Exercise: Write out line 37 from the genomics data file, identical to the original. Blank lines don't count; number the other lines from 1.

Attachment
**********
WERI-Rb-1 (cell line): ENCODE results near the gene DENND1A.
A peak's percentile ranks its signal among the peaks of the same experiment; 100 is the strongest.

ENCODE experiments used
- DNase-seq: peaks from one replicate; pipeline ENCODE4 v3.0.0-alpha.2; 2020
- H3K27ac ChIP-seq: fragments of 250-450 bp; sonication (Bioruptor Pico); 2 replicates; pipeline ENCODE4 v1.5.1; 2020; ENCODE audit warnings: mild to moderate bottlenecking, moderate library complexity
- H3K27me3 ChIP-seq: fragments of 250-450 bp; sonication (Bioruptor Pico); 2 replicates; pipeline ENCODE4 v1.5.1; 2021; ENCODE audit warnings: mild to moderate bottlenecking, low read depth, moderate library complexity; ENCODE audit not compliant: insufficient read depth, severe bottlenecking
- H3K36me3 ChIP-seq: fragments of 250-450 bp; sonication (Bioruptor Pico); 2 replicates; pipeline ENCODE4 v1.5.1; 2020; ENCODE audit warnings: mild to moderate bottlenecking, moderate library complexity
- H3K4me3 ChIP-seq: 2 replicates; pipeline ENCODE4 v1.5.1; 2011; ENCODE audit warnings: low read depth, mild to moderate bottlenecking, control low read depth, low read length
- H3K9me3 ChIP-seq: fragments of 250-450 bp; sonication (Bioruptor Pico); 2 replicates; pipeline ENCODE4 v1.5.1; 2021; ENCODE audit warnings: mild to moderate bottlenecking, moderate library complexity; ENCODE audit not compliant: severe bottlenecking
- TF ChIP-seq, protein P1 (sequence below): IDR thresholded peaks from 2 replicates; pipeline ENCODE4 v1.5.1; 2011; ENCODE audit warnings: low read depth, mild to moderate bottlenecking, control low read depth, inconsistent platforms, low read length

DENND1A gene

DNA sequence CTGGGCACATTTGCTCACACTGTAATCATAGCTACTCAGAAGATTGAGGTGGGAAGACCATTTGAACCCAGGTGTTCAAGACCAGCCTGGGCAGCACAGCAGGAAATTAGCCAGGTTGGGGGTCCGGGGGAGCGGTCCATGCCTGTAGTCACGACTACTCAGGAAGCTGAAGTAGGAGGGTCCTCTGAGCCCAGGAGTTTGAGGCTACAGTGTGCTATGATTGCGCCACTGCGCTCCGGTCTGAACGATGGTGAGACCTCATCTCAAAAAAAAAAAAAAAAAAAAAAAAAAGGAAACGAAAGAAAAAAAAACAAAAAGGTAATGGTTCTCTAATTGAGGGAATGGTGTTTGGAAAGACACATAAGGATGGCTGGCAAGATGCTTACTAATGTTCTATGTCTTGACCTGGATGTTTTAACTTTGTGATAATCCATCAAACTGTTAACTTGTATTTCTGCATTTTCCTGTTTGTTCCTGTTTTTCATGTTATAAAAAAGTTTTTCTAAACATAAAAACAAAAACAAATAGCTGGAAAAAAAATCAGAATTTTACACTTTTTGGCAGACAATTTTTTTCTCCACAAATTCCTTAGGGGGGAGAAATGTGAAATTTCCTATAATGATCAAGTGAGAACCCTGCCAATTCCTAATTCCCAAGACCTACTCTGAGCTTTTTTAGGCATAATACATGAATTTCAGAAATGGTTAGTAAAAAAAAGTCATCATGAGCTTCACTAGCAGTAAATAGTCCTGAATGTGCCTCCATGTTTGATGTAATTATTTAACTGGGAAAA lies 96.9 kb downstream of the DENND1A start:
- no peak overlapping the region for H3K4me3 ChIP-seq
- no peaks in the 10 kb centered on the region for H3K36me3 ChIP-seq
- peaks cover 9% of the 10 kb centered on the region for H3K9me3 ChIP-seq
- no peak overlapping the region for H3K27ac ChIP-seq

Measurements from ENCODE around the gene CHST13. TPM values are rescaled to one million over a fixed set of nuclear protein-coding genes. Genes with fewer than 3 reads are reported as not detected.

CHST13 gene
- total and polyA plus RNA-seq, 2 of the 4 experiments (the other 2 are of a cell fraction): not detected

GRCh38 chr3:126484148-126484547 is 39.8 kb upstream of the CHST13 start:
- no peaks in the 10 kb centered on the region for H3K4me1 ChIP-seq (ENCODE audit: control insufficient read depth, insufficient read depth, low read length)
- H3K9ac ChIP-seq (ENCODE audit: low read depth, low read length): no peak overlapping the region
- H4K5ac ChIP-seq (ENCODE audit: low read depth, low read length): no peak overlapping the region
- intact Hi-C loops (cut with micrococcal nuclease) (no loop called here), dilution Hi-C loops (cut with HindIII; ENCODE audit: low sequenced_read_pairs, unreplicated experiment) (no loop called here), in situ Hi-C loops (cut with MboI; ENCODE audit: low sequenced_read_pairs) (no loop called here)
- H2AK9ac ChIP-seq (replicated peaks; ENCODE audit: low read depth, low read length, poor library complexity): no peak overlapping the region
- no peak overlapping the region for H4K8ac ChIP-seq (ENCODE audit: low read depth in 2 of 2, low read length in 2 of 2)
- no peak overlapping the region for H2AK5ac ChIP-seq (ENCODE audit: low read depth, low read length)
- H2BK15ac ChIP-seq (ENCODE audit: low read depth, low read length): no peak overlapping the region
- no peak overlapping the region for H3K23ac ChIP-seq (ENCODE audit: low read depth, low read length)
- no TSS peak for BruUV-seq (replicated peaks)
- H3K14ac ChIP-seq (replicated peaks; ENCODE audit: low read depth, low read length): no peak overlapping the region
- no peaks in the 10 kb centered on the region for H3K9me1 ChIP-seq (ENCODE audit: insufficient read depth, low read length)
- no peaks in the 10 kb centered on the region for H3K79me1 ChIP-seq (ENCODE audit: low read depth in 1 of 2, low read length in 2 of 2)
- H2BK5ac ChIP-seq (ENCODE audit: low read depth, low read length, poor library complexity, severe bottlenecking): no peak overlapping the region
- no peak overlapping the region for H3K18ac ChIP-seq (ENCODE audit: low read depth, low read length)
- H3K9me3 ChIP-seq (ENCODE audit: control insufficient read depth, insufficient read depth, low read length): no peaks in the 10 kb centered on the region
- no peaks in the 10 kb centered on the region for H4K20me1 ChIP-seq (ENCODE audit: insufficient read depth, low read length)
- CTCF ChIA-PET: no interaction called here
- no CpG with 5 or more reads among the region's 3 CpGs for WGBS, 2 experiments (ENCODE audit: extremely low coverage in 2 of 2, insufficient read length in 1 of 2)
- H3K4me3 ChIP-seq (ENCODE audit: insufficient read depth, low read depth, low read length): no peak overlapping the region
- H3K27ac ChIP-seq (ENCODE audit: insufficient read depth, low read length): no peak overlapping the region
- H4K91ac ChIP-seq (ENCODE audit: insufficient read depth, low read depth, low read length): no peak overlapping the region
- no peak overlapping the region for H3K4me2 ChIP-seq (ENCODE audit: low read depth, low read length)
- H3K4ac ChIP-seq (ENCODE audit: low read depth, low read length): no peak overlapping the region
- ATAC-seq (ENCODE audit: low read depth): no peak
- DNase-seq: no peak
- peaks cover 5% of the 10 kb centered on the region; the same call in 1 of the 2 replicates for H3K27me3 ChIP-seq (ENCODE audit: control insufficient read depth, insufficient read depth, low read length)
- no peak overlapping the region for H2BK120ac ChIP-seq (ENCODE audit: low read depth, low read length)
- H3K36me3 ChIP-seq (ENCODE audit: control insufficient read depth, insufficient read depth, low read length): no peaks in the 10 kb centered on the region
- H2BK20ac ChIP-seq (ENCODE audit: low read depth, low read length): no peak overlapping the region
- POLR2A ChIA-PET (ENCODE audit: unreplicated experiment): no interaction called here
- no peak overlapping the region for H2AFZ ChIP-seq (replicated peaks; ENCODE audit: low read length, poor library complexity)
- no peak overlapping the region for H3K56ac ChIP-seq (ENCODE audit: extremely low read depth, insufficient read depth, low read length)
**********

- no peaks in the 10 kb centered on the region for H4K20me1 ChIP-seq (ENCODE audit: insufficient read depth, low read length)